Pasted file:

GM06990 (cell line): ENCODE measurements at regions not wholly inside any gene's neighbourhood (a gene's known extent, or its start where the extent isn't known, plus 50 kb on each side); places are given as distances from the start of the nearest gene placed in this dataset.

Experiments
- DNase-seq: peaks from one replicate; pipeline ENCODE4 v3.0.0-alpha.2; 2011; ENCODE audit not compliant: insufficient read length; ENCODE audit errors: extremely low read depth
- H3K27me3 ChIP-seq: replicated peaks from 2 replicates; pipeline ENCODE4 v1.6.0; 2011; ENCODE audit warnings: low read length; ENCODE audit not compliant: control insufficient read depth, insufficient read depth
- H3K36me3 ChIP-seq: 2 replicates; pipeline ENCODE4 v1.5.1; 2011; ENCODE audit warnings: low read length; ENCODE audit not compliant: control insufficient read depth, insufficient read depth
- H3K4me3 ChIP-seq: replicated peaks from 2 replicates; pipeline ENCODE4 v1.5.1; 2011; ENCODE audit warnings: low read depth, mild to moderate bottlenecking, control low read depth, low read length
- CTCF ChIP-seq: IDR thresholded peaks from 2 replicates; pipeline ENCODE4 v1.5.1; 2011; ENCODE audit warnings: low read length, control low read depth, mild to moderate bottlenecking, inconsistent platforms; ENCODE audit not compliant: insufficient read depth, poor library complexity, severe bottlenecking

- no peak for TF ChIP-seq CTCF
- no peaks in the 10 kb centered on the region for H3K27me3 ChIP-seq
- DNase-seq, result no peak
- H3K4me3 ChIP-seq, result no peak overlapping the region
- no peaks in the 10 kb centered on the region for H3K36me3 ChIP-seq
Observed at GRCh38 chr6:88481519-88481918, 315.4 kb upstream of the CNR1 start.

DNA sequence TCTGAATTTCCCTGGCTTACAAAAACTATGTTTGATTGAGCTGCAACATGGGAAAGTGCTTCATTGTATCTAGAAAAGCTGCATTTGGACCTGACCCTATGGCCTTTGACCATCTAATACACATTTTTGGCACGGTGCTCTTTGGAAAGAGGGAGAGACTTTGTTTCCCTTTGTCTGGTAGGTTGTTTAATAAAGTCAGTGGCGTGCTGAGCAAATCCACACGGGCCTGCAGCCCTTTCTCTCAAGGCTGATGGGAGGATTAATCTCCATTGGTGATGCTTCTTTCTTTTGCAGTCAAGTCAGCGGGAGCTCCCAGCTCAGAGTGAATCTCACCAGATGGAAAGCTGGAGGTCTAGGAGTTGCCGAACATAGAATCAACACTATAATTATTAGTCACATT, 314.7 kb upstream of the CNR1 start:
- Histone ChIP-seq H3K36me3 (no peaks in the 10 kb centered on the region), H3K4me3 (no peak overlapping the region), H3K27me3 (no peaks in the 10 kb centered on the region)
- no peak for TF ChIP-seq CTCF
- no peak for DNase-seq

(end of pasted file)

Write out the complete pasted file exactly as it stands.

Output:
GM06990 (cell line): ENCODE measurements at regions not wholly inside any gene's neighbourhood (a gene's known extent, or its start where the extent isn't known, plus 50 kb on each side); places are given as distances from the start of the nearest gene placed in this dataset.

Experiments
- DNase-seq: peaks from one replicate; pipeline ENCODE4 v3.0.0-alpha.2; 2011; ENCODE audit not compliant: insufficient read length; ENCODE audit errors: extremely low read depth
- H3K27me3 ChIP-seq: replicated peaks from 2 replicates; pipeline ENCODE4 v1.6.0; 2011; ENCODE audit warnings: low read length; ENCODE audit not compliant: control insufficient read depth, insufficient read depth
- H3K36me3 ChIP-seq: 2 replicates; pipeline ENCODE4 v1.5.1; 2011; ENCODE audit warnings: low read length; ENCODE audit not compliant: control insufficient read depth, insufficient read depth
- H3K4me3 ChIP-seq: replicated peaks from 2 replicates; pipeline ENCODE4 v1.5.1; 2011; ENCODE audit warnings: low read depth, mild to moderate bottlenecking, control low read depth, low read length
- CTCF ChIP-seq: IDR thresholded peaks from 2 replicates; pipeline ENCODE4 v1.5.1; 2011; ENCODE audit warnings: low read length, control low read depth, mild to moderate bottlenecking, inconsistent platforms; ENCODE audit not compliant: insufficient read depth, poor library complexity, severe bottlenecking

- no peak for TF ChIP-seq CTCF
- no peaks in the 10 kb centered on the region for H3K27me3 ChIP-seq
- DNase-seq, result no peak
- H3K4me3 ChIP-seq, result no peak overlapping the region
- no peaks in the 10 kb centered on the region for H3K36me3 ChIP-seq
Observed at GRCh38 chr6:88481519-88481918, 315.4 kb upstream of the CNR1 start.

DNA sequence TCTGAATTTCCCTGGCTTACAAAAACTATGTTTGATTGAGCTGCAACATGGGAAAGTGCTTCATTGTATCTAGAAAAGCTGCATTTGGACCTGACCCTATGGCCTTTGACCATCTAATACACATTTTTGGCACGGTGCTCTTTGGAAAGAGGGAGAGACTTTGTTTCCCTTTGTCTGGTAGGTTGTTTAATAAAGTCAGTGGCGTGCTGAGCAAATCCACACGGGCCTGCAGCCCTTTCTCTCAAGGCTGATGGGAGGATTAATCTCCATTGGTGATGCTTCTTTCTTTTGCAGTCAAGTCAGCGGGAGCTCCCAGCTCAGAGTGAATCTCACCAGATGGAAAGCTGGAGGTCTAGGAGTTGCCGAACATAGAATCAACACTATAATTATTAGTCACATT, 314.7 kb upstream of the CNR1 start:
- Histone ChIP-seq H3K36me3 (no peaks in the 10 kb centered on the region), H3K4me3 (no peak overlapping the region), H3K27me3 (no peaks in the 10 kb centered on the region)
- no peak for TF ChIP-seq CTCF
- no peak for DNase-seq